A 39-Year-Old Woman With Facial Twitches

Kenneth B.V. Gross, MD


July 03, 2018

Editor's Note:
The Case Challenge series includes difficult-to-diagnose conditions, some of which are not frequently encountered by most clinicians but are nonetheless important to recognize accurately. Test your diagnostic and treatment skills using the following patient scenario and corresponding questions. If you have a case that you would like to suggest for a future Case Challenge, please contact us.


A 39-year-old black woman presents to the emergency department with a rash and fever. She has reportedly been ill for about a week, and her fever had reached 103°F (39.4°C). The rash is near her ear. Over the past 2 days, she has noted intermittent facial twitches and tongue extrusions (see Figure 1), and attributes that to feeling nervous about her recent illness.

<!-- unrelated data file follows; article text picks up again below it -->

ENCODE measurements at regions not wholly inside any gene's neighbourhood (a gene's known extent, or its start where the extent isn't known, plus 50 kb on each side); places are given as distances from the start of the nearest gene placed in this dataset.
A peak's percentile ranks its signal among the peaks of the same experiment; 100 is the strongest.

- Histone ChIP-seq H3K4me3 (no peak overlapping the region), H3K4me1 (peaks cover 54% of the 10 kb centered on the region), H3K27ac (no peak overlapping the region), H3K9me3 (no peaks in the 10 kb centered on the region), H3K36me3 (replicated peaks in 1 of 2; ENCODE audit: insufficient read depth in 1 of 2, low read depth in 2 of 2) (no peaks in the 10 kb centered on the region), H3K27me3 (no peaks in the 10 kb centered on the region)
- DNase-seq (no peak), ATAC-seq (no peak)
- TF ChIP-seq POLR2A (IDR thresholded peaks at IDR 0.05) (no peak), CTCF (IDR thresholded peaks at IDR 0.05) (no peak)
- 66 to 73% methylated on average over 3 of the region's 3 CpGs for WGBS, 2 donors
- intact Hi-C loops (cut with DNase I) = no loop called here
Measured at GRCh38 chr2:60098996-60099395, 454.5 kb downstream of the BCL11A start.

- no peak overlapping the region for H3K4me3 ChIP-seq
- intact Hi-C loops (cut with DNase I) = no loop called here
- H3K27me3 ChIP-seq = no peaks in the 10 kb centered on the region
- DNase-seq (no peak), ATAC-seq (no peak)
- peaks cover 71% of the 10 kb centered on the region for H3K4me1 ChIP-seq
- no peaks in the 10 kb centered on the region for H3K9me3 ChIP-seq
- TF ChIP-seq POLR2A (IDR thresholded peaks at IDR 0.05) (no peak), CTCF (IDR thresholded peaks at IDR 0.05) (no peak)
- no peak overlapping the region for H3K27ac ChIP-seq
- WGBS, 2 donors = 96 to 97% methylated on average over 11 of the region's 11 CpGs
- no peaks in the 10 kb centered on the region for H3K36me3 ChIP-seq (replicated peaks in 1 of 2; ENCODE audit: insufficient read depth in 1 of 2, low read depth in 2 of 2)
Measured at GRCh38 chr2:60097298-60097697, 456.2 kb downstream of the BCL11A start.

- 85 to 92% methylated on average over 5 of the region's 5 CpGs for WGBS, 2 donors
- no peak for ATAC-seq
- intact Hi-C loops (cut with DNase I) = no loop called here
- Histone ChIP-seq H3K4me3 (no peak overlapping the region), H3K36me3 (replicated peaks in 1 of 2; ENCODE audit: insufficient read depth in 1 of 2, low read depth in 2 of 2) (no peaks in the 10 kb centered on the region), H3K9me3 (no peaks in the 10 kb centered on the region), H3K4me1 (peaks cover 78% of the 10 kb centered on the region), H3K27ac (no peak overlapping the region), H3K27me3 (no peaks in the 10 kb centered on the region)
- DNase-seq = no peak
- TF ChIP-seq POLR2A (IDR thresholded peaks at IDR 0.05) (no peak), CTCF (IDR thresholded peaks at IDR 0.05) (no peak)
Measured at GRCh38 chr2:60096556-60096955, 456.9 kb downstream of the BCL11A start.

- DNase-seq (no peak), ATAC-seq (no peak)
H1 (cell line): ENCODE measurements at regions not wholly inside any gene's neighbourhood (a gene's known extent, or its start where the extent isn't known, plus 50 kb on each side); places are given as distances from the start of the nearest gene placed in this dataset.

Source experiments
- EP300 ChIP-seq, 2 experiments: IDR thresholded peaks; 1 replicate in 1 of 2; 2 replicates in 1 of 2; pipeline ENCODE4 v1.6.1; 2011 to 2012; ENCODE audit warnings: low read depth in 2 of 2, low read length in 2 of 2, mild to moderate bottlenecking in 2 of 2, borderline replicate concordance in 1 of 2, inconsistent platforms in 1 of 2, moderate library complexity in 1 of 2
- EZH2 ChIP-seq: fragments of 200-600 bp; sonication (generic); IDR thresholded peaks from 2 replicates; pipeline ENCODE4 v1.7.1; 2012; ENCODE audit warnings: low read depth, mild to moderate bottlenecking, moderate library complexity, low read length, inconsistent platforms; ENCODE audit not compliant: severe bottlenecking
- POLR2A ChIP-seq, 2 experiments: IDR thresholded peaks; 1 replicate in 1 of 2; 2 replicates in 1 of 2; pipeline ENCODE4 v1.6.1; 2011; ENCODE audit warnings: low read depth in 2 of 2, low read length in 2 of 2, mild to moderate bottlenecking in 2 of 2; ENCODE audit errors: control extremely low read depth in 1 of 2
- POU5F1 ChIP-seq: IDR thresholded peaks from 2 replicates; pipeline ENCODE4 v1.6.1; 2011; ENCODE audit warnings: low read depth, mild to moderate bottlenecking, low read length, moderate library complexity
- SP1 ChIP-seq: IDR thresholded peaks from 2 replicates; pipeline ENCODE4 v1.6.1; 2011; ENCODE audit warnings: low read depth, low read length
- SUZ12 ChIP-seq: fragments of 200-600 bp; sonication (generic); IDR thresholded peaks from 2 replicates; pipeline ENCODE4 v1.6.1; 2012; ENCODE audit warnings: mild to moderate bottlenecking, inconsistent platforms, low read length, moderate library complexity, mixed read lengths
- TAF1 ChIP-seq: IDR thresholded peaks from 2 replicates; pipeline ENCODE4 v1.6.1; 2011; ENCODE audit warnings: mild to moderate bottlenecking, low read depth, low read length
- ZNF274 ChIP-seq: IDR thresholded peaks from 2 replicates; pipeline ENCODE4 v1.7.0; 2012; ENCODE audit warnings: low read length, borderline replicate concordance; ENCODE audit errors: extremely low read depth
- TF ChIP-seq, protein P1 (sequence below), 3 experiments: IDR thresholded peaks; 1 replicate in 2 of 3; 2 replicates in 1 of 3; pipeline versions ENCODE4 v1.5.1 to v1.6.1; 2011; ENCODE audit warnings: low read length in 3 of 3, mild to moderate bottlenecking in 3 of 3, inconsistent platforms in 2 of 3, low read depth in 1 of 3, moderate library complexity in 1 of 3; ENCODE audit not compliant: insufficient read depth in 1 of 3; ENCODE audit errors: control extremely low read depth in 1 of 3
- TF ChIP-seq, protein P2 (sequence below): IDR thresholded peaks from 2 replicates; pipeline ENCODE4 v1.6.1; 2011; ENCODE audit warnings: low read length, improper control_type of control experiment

Figure 1.

The patient has a history of mild hypertension. She admits to occasional marijuana and cocaine use 20 years ago, with no use of any drugs over recent months. Her alcohol use was sporadic over the past 10 years, with limited use (three glasses of wine per week) over the past 6 months. The patient's medications include hydrochlorothiazide for hypertension.

The patient has a remote history of depression, for which she had been given duloxetine and citalopram. She has been pregnant four times, with two spontaneous abortions for unknown reasons and two pregnancies carried to delivery, producing two healthy children now in their late teens. The pregnancies that were carried to term were uneventful except for severe morning sickness, for which she was given metoclopramide. She has no known allergies or family history of relevant diseases. The patient works as a federal government clerk.


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